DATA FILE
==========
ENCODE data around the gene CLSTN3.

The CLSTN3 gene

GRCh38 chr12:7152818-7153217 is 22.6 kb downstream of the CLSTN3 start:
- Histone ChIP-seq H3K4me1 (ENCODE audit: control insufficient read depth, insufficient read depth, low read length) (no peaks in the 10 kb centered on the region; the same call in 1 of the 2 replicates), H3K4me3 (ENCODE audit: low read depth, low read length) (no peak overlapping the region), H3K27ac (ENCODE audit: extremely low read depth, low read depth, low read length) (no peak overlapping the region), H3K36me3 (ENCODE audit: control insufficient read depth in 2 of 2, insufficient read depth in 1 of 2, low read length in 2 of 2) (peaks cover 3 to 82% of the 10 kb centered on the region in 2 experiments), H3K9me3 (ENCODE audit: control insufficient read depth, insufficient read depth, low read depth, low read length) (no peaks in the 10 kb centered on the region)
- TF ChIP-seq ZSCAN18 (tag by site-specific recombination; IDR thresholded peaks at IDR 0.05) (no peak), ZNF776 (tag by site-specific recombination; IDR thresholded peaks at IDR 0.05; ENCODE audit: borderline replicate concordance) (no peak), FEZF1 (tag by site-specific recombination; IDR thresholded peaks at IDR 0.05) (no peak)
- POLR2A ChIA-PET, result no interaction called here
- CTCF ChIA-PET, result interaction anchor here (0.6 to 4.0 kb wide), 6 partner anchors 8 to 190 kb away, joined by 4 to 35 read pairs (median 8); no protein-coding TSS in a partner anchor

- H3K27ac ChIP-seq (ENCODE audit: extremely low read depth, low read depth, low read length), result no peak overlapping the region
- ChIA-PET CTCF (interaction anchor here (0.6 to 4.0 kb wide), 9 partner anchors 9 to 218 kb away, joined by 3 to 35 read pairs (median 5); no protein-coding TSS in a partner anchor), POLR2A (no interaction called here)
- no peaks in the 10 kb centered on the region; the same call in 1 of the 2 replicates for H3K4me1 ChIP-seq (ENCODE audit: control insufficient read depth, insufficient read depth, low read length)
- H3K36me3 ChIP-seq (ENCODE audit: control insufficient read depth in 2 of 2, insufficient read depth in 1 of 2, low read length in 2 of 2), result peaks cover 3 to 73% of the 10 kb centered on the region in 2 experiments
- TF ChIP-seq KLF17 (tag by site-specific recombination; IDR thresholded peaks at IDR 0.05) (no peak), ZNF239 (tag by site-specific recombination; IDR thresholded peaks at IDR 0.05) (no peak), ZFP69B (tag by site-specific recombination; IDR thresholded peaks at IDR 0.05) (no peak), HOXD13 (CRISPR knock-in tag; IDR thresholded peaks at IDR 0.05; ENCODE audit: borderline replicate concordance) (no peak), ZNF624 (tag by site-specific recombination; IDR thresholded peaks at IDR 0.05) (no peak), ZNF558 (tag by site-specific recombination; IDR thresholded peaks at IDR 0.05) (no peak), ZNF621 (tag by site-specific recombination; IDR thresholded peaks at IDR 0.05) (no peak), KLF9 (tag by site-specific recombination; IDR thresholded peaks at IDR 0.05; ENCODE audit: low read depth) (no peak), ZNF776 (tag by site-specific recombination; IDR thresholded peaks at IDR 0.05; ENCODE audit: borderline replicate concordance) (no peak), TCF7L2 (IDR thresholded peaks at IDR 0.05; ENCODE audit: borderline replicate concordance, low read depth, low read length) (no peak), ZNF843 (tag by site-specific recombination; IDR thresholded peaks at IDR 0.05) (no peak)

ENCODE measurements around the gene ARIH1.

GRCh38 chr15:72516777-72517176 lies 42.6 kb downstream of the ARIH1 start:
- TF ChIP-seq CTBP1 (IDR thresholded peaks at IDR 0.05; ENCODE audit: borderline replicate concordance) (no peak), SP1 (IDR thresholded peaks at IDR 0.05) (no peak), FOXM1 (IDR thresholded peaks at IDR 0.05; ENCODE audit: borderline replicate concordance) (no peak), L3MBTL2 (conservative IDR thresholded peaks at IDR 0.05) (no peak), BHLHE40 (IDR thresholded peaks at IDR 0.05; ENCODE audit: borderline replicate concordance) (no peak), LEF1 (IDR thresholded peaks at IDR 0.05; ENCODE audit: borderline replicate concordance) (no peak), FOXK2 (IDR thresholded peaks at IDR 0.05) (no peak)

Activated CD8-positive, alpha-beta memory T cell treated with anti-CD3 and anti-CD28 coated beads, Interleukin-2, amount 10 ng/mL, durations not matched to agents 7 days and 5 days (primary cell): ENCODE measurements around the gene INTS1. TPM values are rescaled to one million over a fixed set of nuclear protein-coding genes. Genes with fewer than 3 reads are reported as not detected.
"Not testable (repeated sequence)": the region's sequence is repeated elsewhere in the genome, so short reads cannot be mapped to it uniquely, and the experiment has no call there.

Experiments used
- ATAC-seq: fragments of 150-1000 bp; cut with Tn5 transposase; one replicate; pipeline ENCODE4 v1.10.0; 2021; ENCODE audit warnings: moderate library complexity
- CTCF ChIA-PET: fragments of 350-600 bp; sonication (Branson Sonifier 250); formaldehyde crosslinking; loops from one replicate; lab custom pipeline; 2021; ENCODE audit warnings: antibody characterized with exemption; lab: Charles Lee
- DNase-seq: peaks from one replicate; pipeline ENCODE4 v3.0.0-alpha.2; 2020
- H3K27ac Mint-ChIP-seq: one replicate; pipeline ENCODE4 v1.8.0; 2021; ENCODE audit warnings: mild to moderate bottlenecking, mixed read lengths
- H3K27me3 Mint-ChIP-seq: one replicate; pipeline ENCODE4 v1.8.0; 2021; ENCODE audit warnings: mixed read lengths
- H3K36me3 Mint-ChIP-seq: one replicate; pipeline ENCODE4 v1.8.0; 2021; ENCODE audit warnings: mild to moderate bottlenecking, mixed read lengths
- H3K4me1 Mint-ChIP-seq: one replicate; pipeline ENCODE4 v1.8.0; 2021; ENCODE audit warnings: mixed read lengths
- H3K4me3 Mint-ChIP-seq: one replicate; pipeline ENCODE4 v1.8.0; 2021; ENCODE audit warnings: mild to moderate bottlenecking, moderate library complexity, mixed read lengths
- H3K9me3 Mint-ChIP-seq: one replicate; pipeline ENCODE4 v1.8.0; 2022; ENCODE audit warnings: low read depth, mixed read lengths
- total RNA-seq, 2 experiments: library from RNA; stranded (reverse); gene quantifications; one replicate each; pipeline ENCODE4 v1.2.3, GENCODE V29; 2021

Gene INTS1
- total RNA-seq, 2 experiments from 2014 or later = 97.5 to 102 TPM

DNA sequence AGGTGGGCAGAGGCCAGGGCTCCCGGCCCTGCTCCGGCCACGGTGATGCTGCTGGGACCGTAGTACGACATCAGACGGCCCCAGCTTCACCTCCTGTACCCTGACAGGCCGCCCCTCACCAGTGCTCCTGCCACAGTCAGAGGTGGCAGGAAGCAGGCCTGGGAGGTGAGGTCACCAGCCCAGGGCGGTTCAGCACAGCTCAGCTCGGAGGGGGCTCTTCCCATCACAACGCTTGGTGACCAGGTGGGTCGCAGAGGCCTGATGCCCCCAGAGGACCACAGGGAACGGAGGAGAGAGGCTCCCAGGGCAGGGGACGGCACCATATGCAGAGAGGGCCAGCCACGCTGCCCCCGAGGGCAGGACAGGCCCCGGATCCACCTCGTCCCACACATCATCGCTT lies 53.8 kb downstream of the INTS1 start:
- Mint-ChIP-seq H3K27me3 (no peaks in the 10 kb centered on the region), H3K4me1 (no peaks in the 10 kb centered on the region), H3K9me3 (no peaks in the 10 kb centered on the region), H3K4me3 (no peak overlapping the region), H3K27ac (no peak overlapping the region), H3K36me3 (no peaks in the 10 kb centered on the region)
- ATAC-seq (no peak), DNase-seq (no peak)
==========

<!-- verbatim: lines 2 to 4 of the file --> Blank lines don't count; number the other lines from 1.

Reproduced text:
The CLSTN3 gene

GRCh38 chr12:7152818-7153217 is 22.6 kb downstream of the CLSTN3 start:
- Histone ChIP-seq H3K4me1 (ENCODE audit: control insufficient read depth, insufficient read depth, low read length) (no peaks in the 10 kb centered on the region; the same call in 1 of the 2 replicates), H3K4me3 (ENCODE audit: low read depth, low read length) (no peak overlapping the region), H3K27ac (ENCODE audit: extremely low read depth, low read depth, low read length) (no peak overlapping the region), H3K36me3 (ENCODE audit: control insufficient read depth in 2 of 2, insufficient read depth in 1 of 2, low read length in 2 of 2) (peaks cover 3 to 82% of the 10 kb centered on the region in 2 experiments), H3K9me3 (ENCODE audit: control insufficient read depth, insufficient read depth, low read depth, low read length) (no peaks in the 10 kb centered on the region)